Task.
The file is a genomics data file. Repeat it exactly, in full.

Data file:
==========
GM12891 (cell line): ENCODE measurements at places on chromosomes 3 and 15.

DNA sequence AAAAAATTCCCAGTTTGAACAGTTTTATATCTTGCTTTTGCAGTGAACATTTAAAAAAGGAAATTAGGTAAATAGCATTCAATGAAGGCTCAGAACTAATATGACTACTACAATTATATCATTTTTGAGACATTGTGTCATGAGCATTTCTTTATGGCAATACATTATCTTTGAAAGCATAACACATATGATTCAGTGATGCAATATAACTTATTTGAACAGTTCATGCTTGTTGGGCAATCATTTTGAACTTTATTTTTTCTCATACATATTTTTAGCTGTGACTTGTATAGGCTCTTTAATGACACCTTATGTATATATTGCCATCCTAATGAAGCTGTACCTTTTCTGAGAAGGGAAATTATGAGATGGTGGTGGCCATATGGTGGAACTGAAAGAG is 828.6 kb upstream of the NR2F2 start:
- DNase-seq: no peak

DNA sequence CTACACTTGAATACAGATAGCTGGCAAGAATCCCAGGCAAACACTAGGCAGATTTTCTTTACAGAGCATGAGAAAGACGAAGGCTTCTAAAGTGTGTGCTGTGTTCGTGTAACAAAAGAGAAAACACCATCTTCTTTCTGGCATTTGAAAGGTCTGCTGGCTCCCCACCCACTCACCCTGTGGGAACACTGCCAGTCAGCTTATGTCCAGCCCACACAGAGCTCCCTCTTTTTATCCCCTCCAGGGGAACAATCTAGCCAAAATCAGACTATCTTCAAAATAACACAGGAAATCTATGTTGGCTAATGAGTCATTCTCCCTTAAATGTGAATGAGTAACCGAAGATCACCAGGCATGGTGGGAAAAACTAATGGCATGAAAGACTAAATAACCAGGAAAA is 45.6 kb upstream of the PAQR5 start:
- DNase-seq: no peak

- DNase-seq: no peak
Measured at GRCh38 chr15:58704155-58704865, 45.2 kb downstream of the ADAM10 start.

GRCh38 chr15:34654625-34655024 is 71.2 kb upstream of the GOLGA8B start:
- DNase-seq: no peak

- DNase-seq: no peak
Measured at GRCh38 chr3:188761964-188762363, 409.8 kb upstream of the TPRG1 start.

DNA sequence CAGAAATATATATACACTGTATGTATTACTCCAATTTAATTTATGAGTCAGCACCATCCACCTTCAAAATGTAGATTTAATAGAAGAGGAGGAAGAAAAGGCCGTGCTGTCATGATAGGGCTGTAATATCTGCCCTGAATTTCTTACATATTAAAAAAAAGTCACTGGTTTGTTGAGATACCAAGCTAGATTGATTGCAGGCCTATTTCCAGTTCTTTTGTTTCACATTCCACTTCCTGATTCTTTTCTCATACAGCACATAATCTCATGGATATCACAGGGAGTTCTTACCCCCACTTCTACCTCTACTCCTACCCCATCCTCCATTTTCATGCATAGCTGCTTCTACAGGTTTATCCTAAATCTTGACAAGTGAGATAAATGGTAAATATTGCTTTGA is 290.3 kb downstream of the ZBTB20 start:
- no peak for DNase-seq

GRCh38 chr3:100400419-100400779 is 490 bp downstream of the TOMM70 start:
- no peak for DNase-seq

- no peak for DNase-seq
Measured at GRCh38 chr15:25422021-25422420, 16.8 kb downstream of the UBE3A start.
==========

GM12891 (cell line): ENCODE measurements at places on chromosomes 3 and 15.

DNA sequence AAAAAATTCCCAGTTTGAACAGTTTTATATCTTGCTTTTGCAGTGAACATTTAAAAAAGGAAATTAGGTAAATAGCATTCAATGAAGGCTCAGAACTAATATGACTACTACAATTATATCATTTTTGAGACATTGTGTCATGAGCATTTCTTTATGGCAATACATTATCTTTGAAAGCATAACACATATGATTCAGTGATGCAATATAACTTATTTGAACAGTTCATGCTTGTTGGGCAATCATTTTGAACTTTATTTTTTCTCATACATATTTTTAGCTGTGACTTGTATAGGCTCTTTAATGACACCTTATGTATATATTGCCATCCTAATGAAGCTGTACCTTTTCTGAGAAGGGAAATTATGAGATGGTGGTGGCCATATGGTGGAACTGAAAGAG is 828.6 kb upstream of the NR2F2 start:
- DNase-seq: no peak

DNA sequence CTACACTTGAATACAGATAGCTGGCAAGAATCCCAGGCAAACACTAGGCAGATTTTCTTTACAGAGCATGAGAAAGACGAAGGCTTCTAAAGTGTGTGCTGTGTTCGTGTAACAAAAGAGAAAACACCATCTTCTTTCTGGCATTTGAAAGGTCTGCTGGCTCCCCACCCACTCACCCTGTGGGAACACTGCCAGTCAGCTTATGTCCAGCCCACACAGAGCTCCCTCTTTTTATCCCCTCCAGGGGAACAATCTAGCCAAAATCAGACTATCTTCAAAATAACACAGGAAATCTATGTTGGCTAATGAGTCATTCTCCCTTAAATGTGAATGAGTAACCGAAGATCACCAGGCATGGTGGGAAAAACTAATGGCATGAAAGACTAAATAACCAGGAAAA is 45.6 kb upstream of the PAQR5 start:
- DNase-seq: no peak

- DNase-seq: no peak
Measured at GRCh38 chr15:58704155-58704865, 45.2 kb downstream of the ADAM10 start.

GRCh38 chr15:34654625-34655024 is 71.2 kb upstream of the GOLGA8B start:
- DNase-seq: no peak

- DNase-seq: no peak
Measured at GRCh38 chr3:188761964-188762363, 409.8 kb upstream of the TPRG1 start.

DNA sequence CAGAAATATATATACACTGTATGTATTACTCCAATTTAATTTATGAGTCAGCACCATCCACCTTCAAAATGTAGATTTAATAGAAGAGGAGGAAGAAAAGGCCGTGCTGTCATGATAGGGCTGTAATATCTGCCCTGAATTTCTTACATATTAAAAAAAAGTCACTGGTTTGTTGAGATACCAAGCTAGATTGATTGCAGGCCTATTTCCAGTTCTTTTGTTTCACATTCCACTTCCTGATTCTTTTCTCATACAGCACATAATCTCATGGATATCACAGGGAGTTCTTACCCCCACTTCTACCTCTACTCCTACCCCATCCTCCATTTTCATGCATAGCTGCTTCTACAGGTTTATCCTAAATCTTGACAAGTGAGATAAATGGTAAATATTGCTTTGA is 290.3 kb downstream of the ZBTB20 start:
- no peak for DNase-seq

GRCh38 chr3:100400419-100400779 is 490 bp downstream of the TOMM70 start:
- no peak for DNase-seq

- no peak for DNase-seq
Measured at GRCh38 chr15:25422021-25422420, 16.8 kb downstream of the UBE3A start.